The trio behind Swedish architecture and design partnership Claesson Koivisto Rune tell Options that their decades-long friendship is the glue that binds them together

A few years ago, the co-founders of Claesson Koivisto Rune were tasked with a rather unusual interior design project for a then upcoming hotel in New York. The project brief required, among other things, an easy chair that allowed for guests to have sex in various positions on it.

“We designed it all right, but the hotel project was cancelled and never happened,” recounts one of the practice’s three co-founders, Eero Koivisto, in an email interview with Options. “When another client later asked for an easy chair that was ‘something different design-wise’, we gave them the design [originally intended for the New York hotel]. They produced it, but we never told them where the inspiration came from.”

Serendipitous union
Custom furniture design is but one of many services offered by the firm, which was established by friends and business partners Koivisto, Mårten Claesson and Ola Rune. It all began when they first met in the early 1990s while studying architecture at the Konstfack University of Arts, Crafts and Design in Stockholm, Sweden, where they became close friends and, eventually, business partners as architects- cum-designers.

Their relationship is one that is free of rivalry, as described by Mårten. “I felt so honoured at first when I thought the other two selected my family name to come first in ‘Claesson Koivisto Rune’. Until I realised it was just a matter of the names being alphabetically ordered.”

One of their first prominent collaborations was conceived for a school examination project in 1994: Villa Wabi, a portable private house concept that was first built in Stockholm and on display for one month. The experimental urban villa has since been moved and re-erected on Torö Island, outside Nynäshamn on the southern border of the Stockholm archipelago.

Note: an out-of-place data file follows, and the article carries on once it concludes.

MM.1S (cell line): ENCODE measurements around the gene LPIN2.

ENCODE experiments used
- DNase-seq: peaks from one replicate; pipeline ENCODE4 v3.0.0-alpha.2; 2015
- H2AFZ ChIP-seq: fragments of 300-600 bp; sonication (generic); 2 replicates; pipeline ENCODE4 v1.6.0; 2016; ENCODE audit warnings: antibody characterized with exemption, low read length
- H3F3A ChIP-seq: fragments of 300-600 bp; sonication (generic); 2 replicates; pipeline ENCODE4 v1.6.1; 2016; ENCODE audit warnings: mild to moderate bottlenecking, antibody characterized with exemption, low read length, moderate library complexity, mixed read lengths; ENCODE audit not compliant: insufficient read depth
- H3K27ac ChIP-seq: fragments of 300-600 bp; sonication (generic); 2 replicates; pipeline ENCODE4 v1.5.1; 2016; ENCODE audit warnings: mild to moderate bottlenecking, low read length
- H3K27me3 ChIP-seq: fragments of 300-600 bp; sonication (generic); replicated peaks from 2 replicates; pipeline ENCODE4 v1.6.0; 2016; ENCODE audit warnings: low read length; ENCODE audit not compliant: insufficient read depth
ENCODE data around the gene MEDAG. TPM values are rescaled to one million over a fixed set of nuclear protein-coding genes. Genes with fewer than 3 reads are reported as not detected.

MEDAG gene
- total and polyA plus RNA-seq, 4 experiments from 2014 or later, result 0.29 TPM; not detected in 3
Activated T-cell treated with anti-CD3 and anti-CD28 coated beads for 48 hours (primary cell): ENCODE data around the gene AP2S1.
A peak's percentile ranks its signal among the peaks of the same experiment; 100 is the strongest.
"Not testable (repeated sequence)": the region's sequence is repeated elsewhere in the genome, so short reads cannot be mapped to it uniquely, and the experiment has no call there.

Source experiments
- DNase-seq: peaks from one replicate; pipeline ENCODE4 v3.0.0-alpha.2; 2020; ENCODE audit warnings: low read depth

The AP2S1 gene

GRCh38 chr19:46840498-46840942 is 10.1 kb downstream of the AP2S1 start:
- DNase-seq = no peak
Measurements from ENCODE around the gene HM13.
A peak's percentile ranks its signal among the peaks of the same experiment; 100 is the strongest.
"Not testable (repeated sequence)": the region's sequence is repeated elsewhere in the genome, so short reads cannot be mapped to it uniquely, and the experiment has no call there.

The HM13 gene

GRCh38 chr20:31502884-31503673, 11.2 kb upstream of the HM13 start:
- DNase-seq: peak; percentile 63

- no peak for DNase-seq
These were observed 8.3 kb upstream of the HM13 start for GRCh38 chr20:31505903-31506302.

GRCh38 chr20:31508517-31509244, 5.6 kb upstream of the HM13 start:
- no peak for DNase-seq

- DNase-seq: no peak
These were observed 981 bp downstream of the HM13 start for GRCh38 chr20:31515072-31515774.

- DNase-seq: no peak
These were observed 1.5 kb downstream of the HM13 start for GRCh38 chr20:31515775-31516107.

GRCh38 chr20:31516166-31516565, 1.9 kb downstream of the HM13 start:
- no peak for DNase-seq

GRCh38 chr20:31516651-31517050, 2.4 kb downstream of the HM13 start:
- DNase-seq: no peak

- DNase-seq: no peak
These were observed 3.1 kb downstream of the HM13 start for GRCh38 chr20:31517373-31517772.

About a year later, the three decided to found Claesson Koivisto Rune as an architectural business. It eventually evolved into the multidisciplinary practice that it is known as today.

Recalling how it was a constant struggle to make ends meet in the early years while juggling both work and studies, Claesson, Koivisto and Rune admit that they never did have a “plan B” despite their interpersonal differences and circumstances then. Fortunately for them, it worked.

It is this firm friendship-turned-brotherhood, according to Rune, that remains the foundation of their partnership until today. “Eero, being the eldest child in his family and also the eldest in our group, is constantly looking ahead. I am the ‘glue’ keeping the group together as the middle one, while Mårten is the youngest in his family as well as among us three. He [Mårten] keeps a sharp and critical eye on everything that goes on within our studio and beyond,” says Rune.

“If you ask my two friends, they’ll tell you that I’m very much the spoilt little one. But they’re wrong,” quips Claesson.

Flexing creativity
Aside from having completed architectural projects for prominent contemporary landmarks such as Sfera Building, a five-storey culture house in Kyoto Japan, as well as for the Stockholm stores of iconic labels Gucci and Louis Vuitton, the firm is also renowned for its award-winning furniture and product designs, which are in turn manufactured by interior and furniture companies the world over.

One such company is Arflex, whose products are sold exclusively in Singapore at Space Furniture. Claesson Koivisto Rune has worked with the classic Italian manufacturer for 10 years, and its founders consider the “long and fruitful relationship” as one of their finest achievements. It was also through Arflex that the trio exhibited their manufactured product designs at the Salone Del Mobile in Milan from April 4 to 9.

Inspired by their Scandinavian roots in design and architecture, the firm’s works continue to hold true to its founders’ belief that buildings, and the things that go inside them, should always be “elegant, functional, and somewhat friendly in appearance”.

Practicality is but just one aspect of their creations, which also convey a story through subtle aesthetic details borrowed from global influences. The Hillside storage system, for example, boasts the flexibility to change its proportions, depth and height, much like the natural rise and fall of hills. Another instance is how the legs of Arflex’s Tablet tables are roughly fashioned after tools and jewellery from ancient indigenous cultures.